I want to a Motoko
I already decided I'd only upload my brain if I was dying, so I wouldn't waste my life with megacorp shit while still being able to enjoy it later on.
>Swapping your robust human body parts for "superior" robot parts will leave you to get shut down for having thoughtcrimes against your government
Though that's something I think about very often. I would love to have robot parts, if they ever become good, but I'm also scared shitless of the implications that it has.
Yeah also you needs parts that you can fix yourself. If not you're also tied to your manufacturer.robotic limbs sound dope tho
Did you deliberately forget biopunk?
Tbh the fundamental problem with a lot of stuff like this is that people view rebellion/revolution as something catastrophic, rather than essentially a safety valve. For example, there's a great book, "The Moral Economy of the Peasant" that analyzes peasant rebellions in southeast Asia as being primarily caused by disruptions to equilibrium in subsistence level economies. So basically, people are constantly worried about food shortages, governments start taxing them without an eye to how that affects subsistence, they rebel, no taxes. Not an ideal system but simple and cyclical system. I think with the current system that we're all more or less living under, we're definitely in a plane above the subsistence level, but there's really no release valve for a lot of irrationalities. So the government can fuck up your healthcare, archive your internet, fuck with your computer, crash the economy, whatever, but there's nothing to stop them from doing any of that. Transhumanism's just going to make it worse.
What happens when we all become smartfridges? I dunno, death cults probably.
don't we have death cults already? I think now that we have a relatively more advanced social, political, and economic system, these cyclical "revolutions" will most likely be staged in the very venues that make things so complex. I think we already see that on the internet, in the turbulent global economy, and in the most educated levels of our society. I mean think about it, the US elected a meme for president because they were frustrated with the alternative.
>>614>these cyclical "revolutions" will most likely be staged in the very venues that make things so complex
You mean within institutions of power (governments, banks, companies, etc.) like individual actors or factions or do you mean like mass movements expressed culturally or something else?
Jokes on you I'll never have a girlfriend :,(
The age of cyborgs has already begun.
>what are pacemakers
>what are cochlear implants
Its not a matter of if it should happen or not because its already here. The real question (which admittedly you are alluding too) is how to implement it in a way that is safe and ethical. Unfortunately I dont really have an answer to that.
I think partially though, we need to address the education gap with technology. If we reach a point where we are capable of upgrading ourselves "just because" and not for life-saving or medical reasons, the general public needs a very clear understanding of how it works, how to install/deinstall the modification, and how to produce it. Just like how food companies have strict legal guidelines on transparency of ingredients, we will need similar for body modifications.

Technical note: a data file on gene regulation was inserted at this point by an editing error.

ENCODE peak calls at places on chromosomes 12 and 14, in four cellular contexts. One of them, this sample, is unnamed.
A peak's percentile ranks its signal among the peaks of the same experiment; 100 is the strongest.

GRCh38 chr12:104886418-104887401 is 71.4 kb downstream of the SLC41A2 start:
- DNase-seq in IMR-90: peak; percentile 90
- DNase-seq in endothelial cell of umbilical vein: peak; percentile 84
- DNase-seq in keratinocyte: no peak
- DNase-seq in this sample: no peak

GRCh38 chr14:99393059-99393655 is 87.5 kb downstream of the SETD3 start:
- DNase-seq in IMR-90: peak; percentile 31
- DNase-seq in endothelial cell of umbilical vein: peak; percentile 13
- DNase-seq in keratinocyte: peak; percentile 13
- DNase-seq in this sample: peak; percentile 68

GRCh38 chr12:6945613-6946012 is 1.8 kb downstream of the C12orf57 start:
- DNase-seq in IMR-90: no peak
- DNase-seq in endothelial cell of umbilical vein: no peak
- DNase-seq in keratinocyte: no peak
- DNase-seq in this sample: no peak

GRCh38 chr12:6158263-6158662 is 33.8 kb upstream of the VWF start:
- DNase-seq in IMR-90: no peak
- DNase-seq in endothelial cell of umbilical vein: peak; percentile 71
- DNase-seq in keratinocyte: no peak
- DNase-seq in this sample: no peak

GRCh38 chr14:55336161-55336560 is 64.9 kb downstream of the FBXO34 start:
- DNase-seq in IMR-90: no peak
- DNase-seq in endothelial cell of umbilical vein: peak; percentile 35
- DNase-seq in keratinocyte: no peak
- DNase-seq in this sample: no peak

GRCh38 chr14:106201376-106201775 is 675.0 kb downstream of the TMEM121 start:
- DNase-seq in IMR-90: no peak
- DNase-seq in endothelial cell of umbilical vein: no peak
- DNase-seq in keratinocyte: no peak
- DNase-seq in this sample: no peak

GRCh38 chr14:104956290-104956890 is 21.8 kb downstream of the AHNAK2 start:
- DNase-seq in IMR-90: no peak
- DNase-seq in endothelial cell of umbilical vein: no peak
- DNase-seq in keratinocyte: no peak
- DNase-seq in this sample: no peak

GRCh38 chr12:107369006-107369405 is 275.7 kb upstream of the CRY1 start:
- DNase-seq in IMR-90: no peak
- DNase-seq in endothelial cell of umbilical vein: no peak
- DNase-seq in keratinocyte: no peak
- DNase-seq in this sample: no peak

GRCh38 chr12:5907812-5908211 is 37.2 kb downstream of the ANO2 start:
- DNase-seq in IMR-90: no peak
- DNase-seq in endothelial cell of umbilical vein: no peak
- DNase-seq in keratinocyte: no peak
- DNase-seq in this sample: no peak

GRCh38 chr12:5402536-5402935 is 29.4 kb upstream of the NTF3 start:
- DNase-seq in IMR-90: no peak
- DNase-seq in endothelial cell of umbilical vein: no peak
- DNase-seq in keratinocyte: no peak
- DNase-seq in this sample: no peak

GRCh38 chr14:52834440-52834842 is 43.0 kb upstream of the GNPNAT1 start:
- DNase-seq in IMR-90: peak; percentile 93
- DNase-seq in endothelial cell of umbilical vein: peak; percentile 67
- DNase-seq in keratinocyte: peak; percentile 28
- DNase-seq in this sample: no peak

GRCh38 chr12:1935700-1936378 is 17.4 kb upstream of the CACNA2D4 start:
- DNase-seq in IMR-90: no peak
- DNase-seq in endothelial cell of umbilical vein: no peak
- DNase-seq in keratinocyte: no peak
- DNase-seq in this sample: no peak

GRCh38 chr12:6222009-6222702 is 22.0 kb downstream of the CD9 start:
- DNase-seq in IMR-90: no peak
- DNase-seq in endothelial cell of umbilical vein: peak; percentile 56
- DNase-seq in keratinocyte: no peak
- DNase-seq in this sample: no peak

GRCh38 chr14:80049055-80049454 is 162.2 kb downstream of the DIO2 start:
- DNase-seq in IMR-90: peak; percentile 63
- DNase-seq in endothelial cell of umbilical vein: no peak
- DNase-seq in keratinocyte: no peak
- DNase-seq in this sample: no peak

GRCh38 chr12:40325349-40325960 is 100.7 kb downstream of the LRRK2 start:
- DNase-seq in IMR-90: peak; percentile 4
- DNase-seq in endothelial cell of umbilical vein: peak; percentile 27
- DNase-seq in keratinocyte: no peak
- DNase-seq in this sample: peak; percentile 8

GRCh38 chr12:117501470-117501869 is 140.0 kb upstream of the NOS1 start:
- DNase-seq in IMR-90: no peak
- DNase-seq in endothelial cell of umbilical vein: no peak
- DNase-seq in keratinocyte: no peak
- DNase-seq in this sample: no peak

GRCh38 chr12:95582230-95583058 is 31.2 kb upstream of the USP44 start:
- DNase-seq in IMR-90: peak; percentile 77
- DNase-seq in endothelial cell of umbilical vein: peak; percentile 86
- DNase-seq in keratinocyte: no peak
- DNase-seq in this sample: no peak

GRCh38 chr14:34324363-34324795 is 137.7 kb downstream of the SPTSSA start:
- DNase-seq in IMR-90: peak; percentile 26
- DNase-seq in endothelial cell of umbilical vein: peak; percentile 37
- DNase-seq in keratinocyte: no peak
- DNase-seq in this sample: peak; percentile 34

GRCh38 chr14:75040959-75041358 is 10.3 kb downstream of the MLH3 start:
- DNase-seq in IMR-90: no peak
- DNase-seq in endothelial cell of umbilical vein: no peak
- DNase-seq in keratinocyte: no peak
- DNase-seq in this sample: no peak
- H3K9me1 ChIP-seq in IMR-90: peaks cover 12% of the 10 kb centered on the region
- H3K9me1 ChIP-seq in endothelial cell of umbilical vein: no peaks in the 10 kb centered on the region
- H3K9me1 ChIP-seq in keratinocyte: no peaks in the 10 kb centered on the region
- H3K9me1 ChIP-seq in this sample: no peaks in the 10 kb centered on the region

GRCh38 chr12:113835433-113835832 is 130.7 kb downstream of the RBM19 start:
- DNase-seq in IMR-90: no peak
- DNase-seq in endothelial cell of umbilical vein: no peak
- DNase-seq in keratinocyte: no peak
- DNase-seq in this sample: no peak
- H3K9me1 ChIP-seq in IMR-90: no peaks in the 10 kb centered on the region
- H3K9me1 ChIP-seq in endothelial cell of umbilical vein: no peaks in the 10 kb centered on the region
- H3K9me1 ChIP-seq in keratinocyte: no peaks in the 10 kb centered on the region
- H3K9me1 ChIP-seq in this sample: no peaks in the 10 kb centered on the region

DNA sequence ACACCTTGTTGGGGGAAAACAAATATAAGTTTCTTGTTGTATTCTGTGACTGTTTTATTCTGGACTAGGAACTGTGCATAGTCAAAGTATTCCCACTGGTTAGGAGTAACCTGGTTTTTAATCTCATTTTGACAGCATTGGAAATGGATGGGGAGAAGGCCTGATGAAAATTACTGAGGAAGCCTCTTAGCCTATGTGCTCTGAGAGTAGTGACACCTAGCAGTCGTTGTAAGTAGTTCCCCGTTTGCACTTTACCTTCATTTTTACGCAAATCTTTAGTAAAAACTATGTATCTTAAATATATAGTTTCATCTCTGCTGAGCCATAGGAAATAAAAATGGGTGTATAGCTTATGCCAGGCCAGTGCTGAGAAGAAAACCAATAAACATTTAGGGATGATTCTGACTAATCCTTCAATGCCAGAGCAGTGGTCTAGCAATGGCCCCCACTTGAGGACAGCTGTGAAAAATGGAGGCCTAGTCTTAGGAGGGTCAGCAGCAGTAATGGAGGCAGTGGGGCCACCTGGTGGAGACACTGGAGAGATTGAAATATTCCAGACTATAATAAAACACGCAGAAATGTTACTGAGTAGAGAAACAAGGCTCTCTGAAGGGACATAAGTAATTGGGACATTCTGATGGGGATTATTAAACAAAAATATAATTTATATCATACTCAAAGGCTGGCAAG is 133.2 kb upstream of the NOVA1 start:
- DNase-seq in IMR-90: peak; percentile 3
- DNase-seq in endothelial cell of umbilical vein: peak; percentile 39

I think this is imperative for machine intelligence too. The general public needs to understand "the" ai, and vice versa. Information gaps occurring in everyday life breed problems.
The problem with this discussion, as with most other tech-unsafe discussions, is that there is a direct advantage to using it even if it's unsafe or morally dubious. It's like saying guns bad because now people can kill each other much more easily or surveillance bad because privacy, well there's a direct advantage to people with the power to change things if they use it and a direct disadvantage if they don't. It's inevitable.
feel like the people against cyber-transcending are the same ones that claim space is empty and we're all that's here.
I think transhumanism sucks mainly because I don't really see it as very necessary. Isn't simple human life enough? Do I really need to have a bunch of cool bionic parts attached to me? I feel like the negative possibilities out-way the possible positives, simply due to the positives not really being necessary, outside of medical purposes. I've had the same thoughts about tech in general, like if we really need computers or cars, even, if we just kept simple, smaller, or more traditional (in terms of tech and production) societies, but I feel like that would put me in a fringe that I have not done enough research to be in.
I would be lying if I didn't think cyberpunk stuff was cool, though, so it's not like I'm super against stuff like this, but I just don't get people who are super into it and want to progress so far. I can't look at a future society of cyborg-humans flying through space with brain-upload technology in a good light for some reason. I tend to idolize the simple pastures more I suppose (despite the shortcomings of living like that).
From the moment I understood the weakness of my flesh, it disgusted me. I craved the strength and certainty of steel, I aspired to the purity of the blessing machine. Your kind cling to your flesh, as if it will not decay and fail you. One day the crude biomass that you call a temple will wither, and you will beg my kind to save you, But I am already saved. For the machine is immortal.
Even in death I serve the Omnissiah.
Transhumanism isn't the problem. Poor security is. Granted, having electronic implants in your brain DOES provide more vectors of attack on your person, but I'd imagine in the future there would be sufficient protection against such things.